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MenanderA Rhetor in Context$
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Malcolm Heath

Print publication date: 2004

Print ISBN-13: 9780199259205

Published to Oxford Scholarship Online: September 2007

DOI: 10.1093/acprof:oso/9780199259205.001.0001

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The Relevance of Rhetoric

The Relevance of Rhetoric

Chapter:
(p.277) 9 The Relevance of Rhetoric
Source:
Menander
Author(s):

Malcolm Heath (Contributor Webpage)

Publisher:
Oxford University Press
DOI:10.1093/acprof:oso/9780199259205.003.0009

This chapter addresses the social functions of rhetoric in late antiquity. Although it is widely believed that oratory in this period was primarily epideictic, the dominant focus of rhetorical theory and teaching was on forensic and deliberative oratory. Evidence from many sources, including Plutarch and Libanius, shows that the careers of students emerging from the schools of rhetoric would often have involved advocacy or local politics. The use of declamation in rhetorical training does not imply a retreat from reality; declamation was practised primarily (though not exclusively) as a preparation for real oratory. This continuing practical relevance is reflected in the persistence of rhetoric: the subject was still flourishing in 5th-century Alexandria. Adaptability also helped: changes in curriculum structure provided a flexibility which could meet the needs of those who became advocates in low-level courts as well as the social elite for whom cultural prestige was paramount.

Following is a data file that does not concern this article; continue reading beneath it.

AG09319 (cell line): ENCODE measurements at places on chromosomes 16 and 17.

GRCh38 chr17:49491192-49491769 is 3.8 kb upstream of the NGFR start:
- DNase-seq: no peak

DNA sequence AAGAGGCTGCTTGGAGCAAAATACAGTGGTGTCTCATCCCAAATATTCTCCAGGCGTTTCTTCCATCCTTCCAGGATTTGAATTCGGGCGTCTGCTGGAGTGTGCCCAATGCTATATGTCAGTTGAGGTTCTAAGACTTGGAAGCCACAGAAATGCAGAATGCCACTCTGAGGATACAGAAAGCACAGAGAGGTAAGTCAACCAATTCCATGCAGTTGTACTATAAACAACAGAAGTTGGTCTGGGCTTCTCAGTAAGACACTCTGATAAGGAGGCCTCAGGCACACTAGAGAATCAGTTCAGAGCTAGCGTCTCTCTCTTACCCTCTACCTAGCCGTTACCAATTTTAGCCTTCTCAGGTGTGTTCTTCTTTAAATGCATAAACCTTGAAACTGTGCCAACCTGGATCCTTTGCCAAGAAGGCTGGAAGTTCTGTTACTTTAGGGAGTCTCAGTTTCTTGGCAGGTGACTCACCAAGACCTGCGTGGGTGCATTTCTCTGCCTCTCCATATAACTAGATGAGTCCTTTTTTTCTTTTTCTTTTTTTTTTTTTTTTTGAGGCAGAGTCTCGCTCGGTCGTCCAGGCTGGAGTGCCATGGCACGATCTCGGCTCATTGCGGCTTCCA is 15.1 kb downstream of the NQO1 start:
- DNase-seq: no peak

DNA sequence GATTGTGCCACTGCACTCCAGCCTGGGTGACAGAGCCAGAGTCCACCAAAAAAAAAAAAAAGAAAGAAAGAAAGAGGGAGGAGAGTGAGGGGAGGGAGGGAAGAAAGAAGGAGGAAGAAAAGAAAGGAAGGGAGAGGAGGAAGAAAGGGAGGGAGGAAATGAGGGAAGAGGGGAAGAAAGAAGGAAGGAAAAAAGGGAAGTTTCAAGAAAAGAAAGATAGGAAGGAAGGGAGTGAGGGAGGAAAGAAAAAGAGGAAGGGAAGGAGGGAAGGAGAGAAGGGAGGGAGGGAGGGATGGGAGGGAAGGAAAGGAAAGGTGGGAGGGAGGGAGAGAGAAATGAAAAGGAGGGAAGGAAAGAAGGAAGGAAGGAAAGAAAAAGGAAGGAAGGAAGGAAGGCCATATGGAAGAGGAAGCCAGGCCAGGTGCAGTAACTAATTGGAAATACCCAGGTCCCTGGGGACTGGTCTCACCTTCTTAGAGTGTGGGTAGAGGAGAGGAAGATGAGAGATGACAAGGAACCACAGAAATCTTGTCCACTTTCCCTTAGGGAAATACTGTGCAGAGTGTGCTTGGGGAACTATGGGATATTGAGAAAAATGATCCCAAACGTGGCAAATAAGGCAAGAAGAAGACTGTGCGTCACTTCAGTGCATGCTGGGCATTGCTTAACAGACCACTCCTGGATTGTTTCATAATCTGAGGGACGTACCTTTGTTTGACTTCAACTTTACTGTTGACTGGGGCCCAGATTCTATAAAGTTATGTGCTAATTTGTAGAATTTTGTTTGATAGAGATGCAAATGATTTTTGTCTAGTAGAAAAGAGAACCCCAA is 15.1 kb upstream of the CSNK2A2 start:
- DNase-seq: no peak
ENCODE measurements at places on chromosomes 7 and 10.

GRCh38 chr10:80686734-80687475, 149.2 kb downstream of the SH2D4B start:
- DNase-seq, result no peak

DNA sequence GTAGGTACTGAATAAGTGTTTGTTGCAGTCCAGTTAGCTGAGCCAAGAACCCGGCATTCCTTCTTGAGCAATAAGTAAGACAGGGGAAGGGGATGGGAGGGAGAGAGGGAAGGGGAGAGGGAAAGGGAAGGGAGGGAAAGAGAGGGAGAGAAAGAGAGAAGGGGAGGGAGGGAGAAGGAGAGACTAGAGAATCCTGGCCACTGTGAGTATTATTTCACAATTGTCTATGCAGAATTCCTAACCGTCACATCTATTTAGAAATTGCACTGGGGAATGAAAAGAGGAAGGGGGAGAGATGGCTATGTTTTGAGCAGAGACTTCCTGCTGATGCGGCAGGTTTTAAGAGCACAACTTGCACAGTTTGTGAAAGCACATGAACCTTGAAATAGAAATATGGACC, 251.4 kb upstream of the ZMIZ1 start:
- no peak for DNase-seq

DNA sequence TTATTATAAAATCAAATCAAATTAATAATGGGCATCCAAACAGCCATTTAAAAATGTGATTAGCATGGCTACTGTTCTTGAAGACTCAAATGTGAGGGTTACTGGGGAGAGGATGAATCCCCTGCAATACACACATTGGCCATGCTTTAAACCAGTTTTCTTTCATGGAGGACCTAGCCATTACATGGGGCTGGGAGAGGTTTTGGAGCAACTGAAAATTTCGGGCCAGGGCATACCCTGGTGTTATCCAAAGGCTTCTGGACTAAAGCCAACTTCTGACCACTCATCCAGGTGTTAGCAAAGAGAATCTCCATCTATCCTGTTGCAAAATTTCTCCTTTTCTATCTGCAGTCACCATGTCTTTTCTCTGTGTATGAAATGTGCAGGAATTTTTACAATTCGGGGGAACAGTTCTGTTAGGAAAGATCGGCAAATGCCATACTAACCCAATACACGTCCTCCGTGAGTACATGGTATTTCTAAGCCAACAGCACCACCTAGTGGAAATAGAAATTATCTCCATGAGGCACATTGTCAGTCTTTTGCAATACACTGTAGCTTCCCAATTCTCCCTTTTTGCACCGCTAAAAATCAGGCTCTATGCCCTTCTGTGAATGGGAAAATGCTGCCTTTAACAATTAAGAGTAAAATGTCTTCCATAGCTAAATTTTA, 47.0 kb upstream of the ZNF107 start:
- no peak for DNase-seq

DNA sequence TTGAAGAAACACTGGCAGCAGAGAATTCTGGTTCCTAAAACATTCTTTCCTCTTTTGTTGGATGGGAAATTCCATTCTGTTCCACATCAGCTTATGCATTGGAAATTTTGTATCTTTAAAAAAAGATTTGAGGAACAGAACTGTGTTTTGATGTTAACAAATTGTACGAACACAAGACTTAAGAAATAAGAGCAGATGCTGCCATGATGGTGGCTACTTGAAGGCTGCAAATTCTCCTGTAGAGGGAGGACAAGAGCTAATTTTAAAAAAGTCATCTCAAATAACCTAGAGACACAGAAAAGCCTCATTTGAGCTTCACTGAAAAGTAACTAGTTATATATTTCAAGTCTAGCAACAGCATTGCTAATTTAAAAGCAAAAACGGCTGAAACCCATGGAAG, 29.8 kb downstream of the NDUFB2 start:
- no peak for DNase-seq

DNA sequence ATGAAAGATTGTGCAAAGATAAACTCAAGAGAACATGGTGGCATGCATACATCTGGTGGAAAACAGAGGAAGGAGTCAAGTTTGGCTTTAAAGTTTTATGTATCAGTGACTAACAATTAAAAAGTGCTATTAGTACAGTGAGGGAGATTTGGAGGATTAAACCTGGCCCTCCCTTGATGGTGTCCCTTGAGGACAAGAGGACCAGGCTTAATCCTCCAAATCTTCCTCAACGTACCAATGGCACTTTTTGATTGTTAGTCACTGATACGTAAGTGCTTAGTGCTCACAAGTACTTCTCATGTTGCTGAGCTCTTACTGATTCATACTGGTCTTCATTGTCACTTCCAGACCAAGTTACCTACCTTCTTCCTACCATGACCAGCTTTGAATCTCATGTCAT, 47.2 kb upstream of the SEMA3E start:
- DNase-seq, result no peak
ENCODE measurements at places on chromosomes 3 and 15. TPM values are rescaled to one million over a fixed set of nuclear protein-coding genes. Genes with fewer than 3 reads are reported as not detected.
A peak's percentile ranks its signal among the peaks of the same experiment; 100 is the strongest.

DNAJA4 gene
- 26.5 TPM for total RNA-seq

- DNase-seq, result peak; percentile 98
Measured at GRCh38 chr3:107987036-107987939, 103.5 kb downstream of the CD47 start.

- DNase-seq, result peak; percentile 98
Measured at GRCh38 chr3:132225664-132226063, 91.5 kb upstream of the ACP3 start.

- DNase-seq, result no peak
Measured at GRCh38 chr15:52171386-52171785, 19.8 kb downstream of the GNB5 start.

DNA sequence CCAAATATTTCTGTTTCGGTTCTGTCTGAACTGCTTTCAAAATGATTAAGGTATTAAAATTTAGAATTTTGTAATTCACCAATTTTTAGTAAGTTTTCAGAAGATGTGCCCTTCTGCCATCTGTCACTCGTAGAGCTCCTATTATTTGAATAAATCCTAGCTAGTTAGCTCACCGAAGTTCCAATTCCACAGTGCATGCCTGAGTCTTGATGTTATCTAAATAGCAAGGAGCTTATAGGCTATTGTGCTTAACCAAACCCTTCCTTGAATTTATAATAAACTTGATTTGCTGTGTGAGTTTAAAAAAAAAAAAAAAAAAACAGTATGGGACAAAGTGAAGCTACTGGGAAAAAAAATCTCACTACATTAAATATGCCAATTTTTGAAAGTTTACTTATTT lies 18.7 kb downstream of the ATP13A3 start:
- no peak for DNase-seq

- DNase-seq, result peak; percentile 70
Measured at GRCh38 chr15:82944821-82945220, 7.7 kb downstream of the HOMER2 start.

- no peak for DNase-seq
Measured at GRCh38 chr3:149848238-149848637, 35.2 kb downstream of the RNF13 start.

Keywords:   epideictic, Plutarch, Libanius, political oratory, advocacy, declamation

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